What's worse is that, as a matter of law, there has to be more to the decision than what's disclosed in the Post article. Unfortunately, we may never be able to find out what exactly the scoop is on the classified decision, because we have to trust the selective leaking of individuals with vested interests. In any event, this is further proof that Congress ought not to rush into any expansion of foreign intelligence surveillance authority, especially on the basis of such biased leaking.
Here's what the Post reported:
The judge, whose name could not be learned, concluded early this year that the government had overstepped its authority in attempting to broadly surveil communications between two locations overseas that are passed through routing stations in the United States, according to two other government sources familiar with the decision.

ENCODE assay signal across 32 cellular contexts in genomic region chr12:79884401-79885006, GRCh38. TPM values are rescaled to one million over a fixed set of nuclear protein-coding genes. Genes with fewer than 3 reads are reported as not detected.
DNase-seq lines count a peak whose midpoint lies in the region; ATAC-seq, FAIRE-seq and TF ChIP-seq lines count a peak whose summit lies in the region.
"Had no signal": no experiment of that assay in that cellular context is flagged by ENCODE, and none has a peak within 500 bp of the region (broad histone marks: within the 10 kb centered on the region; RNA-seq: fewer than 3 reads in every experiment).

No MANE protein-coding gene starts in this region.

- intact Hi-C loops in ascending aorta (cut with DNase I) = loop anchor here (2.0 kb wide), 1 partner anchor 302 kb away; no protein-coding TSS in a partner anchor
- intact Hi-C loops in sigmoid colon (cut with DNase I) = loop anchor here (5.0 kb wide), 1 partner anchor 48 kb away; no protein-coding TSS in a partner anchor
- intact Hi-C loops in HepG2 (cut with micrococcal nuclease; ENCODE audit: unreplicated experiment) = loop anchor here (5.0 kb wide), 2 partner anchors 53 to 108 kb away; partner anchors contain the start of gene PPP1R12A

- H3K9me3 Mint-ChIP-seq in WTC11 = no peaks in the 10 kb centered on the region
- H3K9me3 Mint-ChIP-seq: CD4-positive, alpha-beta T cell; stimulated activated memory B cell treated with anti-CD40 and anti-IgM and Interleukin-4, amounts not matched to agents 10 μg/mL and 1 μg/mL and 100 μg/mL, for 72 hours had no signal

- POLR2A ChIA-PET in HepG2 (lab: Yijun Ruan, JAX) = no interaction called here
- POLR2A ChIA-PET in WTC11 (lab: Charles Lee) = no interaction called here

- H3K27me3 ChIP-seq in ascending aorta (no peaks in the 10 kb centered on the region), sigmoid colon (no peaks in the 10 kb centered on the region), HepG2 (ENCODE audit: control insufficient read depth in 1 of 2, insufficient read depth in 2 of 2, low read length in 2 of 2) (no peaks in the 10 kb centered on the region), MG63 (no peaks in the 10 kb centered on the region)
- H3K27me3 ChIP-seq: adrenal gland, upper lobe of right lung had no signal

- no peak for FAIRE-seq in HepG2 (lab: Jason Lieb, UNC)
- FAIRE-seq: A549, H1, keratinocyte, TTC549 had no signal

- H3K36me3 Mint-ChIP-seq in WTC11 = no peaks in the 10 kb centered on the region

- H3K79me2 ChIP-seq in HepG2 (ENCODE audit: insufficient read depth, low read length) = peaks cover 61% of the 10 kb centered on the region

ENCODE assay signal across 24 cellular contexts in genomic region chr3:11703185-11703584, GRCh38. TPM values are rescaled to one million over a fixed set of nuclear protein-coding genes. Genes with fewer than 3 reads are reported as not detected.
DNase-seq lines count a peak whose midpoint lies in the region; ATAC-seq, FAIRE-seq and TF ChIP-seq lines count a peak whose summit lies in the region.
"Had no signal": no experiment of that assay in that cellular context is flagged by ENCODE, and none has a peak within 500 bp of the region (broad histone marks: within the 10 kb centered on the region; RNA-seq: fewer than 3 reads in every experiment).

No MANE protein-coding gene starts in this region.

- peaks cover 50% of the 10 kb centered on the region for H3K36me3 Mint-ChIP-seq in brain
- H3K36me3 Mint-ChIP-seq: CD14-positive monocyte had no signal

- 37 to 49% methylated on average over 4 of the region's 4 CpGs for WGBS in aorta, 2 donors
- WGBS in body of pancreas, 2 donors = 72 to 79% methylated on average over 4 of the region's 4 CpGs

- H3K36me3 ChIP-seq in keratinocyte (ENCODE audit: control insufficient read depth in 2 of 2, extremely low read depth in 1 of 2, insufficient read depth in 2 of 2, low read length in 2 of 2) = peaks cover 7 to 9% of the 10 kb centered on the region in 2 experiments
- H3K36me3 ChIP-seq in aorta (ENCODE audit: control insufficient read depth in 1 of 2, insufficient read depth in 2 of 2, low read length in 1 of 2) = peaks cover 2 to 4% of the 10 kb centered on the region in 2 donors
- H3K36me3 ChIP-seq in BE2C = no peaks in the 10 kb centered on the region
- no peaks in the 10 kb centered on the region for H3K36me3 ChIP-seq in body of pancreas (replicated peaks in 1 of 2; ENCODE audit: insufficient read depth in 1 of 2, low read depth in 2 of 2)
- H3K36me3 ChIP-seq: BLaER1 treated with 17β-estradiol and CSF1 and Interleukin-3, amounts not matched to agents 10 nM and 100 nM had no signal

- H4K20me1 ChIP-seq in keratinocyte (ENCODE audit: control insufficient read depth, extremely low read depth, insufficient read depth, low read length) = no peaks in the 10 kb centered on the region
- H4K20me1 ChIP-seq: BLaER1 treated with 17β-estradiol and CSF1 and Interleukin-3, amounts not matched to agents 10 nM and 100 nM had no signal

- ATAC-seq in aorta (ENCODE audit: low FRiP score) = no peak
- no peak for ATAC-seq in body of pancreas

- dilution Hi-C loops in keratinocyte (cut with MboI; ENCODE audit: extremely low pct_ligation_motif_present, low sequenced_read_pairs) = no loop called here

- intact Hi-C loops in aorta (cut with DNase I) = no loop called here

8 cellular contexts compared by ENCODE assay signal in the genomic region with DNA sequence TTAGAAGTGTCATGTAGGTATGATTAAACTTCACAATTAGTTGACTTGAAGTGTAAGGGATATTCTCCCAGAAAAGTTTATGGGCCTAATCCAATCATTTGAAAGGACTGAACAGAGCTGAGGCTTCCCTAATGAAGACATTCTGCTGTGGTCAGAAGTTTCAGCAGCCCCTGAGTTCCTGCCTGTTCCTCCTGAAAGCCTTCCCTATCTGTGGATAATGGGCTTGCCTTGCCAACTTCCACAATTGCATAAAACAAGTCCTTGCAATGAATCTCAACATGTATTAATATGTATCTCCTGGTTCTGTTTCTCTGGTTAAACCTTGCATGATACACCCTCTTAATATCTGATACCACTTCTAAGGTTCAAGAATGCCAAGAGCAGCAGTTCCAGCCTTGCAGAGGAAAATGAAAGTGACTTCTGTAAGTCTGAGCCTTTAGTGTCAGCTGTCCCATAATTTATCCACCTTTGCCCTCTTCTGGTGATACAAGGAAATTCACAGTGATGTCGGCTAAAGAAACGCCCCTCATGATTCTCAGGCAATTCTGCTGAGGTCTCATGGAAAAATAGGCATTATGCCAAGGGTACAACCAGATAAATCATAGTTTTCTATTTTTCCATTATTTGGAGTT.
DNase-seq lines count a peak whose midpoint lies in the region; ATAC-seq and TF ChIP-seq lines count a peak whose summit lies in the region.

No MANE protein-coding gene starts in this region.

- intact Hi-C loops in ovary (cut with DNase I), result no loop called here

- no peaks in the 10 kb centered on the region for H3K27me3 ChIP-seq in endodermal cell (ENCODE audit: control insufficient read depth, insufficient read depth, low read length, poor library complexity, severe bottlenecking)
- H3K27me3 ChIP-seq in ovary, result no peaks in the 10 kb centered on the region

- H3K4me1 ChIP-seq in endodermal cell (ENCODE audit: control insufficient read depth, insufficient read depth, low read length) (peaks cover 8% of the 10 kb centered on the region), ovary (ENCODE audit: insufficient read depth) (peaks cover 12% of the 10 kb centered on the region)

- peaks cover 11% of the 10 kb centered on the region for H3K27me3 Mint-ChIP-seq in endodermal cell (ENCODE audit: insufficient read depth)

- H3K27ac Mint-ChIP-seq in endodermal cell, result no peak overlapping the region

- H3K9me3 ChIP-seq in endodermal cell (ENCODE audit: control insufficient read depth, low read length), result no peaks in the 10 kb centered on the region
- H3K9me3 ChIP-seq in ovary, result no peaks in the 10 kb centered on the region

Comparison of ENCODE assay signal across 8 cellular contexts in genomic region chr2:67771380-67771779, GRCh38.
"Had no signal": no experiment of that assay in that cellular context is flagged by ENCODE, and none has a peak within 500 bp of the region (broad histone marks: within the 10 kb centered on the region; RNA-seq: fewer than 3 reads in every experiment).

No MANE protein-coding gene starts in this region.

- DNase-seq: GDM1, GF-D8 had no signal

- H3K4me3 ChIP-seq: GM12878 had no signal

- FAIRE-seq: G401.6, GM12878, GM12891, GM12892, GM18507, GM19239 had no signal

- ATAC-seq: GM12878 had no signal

So there's a couple of scenarios that may have led to the FISA judge's ruling. Perhaps the judge found that there's no way to really do this foreign-to-foreign tapping without sweeping Americans up in the dragnet, violating their Fourth Amendment rights in the process. Or maybe the judge found that the government was using this program warrant as a pretext to gather U.S. information. Or maybe it was surveillance that FISA does not even allow. We don't know, and Congress doesn't know - so it shouldn't be writing this into law.
All of which is to say that there's more to the story. Keep it skeptical y'all.